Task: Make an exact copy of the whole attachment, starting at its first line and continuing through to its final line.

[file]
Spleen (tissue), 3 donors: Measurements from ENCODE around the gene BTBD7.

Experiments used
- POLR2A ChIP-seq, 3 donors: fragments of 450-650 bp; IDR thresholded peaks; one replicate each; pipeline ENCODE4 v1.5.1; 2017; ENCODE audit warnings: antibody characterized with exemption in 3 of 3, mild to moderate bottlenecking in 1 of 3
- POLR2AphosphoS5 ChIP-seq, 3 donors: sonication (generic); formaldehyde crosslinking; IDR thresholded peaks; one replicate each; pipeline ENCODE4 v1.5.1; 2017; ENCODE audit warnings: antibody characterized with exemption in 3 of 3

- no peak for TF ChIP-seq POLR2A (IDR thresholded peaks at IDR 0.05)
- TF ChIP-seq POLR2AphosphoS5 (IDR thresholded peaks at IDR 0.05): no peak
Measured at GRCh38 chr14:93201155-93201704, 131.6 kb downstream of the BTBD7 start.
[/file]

Spleen (tissue), 3 donors: Measurements from ENCODE around the gene BTBD7.

Experiments used
- POLR2A ChIP-seq, 3 donors: fragments of 450-650 bp; IDR thresholded peaks; one replicate each; pipeline ENCODE4 v1.5.1; 2017; ENCODE audit warnings: antibody characterized with exemption in 3 of 3, mild to moderate bottlenecking in 1 of 3
- POLR2AphosphoS5 ChIP-seq, 3 donors: sonication (generic); formaldehyde crosslinking; IDR thresholded peaks; one replicate each; pipeline ENCODE4 v1.5.1; 2017; ENCODE audit warnings: antibody characterized with exemption in 3 of 3

- no peak for TF ChIP-seq POLR2A (IDR thresholded peaks at IDR 0.05)
- TF ChIP-seq POLR2AphosphoS5 (IDR thresholded peaks at IDR 0.05): no peak
Measured at GRCh38 chr14:93201155-93201704, 131.6 kb downstream of the BTBD7 start.